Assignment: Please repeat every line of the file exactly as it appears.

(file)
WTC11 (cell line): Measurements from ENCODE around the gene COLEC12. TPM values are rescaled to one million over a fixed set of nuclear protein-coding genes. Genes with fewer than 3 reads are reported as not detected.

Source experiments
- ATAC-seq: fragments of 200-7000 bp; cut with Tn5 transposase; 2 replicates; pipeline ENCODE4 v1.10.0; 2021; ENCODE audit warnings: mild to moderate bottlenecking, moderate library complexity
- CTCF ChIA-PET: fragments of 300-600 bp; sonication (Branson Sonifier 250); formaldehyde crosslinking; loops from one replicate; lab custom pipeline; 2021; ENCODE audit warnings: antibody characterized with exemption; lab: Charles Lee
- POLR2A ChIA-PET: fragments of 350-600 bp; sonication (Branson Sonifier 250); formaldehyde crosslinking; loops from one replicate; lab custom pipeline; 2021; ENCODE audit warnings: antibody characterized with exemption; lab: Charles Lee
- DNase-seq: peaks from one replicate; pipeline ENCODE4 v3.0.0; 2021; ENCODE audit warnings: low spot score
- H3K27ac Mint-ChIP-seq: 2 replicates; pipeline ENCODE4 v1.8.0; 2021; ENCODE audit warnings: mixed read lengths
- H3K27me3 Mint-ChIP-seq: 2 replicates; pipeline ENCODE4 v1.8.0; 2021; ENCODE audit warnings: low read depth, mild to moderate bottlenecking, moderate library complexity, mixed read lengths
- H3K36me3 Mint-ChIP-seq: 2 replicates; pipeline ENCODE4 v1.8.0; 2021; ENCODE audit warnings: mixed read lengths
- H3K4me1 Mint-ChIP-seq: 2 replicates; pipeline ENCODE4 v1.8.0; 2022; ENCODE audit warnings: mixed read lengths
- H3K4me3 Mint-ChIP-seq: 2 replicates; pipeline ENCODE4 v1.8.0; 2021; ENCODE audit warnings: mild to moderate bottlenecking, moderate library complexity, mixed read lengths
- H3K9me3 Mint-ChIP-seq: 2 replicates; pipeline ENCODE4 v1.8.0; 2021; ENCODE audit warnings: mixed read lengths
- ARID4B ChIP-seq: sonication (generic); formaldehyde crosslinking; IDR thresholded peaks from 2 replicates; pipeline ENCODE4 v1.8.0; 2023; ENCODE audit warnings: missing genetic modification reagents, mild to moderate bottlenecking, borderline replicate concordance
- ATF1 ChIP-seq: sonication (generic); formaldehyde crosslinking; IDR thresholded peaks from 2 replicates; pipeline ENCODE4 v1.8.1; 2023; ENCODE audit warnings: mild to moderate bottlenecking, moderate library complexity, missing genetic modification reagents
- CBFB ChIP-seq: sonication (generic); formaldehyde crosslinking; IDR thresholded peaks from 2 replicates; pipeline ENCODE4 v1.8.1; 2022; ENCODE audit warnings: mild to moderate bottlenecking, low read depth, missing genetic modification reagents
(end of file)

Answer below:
WTC11 (cell line): Measurements from ENCODE around the gene COLEC12. TPM values are rescaled to one million over a fixed set of nuclear protein-coding genes. Genes with fewer than 3 reads are reported as not detected.

Source experiments
- ATAC-seq: fragments of 200-7000 bp; cut with Tn5 transposase; 2 replicates; pipeline ENCODE4 v1.10.0; 2021; ENCODE audit warnings: mild to moderate bottlenecking, moderate library complexity
- CTCF ChIA-PET: fragments of 300-600 bp; sonication (Branson Sonifier 250); formaldehyde crosslinking; loops from one replicate; lab custom pipeline; 2021; ENCODE audit warnings: antibody characterized with exemption; lab: Charles Lee
- POLR2A ChIA-PET: fragments of 350-600 bp; sonication (Branson Sonifier 250); formaldehyde crosslinking; loops from one replicate; lab custom pipeline; 2021; ENCODE audit warnings: antibody characterized with exemption; lab: Charles Lee
- DNase-seq: peaks from one replicate; pipeline ENCODE4 v3.0.0; 2021; ENCODE audit warnings: low spot score
- H3K27ac Mint-ChIP-seq: 2 replicates; pipeline ENCODE4 v1.8.0; 2021; ENCODE audit warnings: mixed read lengths
- H3K27me3 Mint-ChIP-seq: 2 replicates; pipeline ENCODE4 v1.8.0; 2021; ENCODE audit warnings: low read depth, mild to moderate bottlenecking, moderate library complexity, mixed read lengths
- H3K36me3 Mint-ChIP-seq: 2 replicates; pipeline ENCODE4 v1.8.0; 2021; ENCODE audit warnings: mixed read lengths
- H3K4me1 Mint-ChIP-seq: 2 replicates; pipeline ENCODE4 v1.8.0; 2022; ENCODE audit warnings: mixed read lengths
- H3K4me3 Mint-ChIP-seq: 2 replicates; pipeline ENCODE4 v1.8.0; 2021; ENCODE audit warnings: mild to moderate bottlenecking, moderate library complexity, mixed read lengths
- H3K9me3 Mint-ChIP-seq: 2 replicates; pipeline ENCODE4 v1.8.0; 2021; ENCODE audit warnings: mixed read lengths
- ARID4B ChIP-seq: sonication (generic); formaldehyde crosslinking; IDR thresholded peaks from 2 replicates; pipeline ENCODE4 v1.8.0; 2023; ENCODE audit warnings: missing genetic modification reagents, mild to moderate bottlenecking, borderline replicate concordance
- ATF1 ChIP-seq: sonication (generic); formaldehyde crosslinking; IDR thresholded peaks from 2 replicates; pipeline ENCODE4 v1.8.1; 2023; ENCODE audit warnings: mild to moderate bottlenecking, moderate library complexity, missing genetic modification reagents
- CBFB ChIP-seq: sonication (generic); formaldehyde crosslinking; IDR thresholded peaks from 2 replicates; pipeline ENCODE4 v1.8.1; 2022; ENCODE audit warnings: mild to moderate bottlenecking, low read depth, missing genetic modification reagents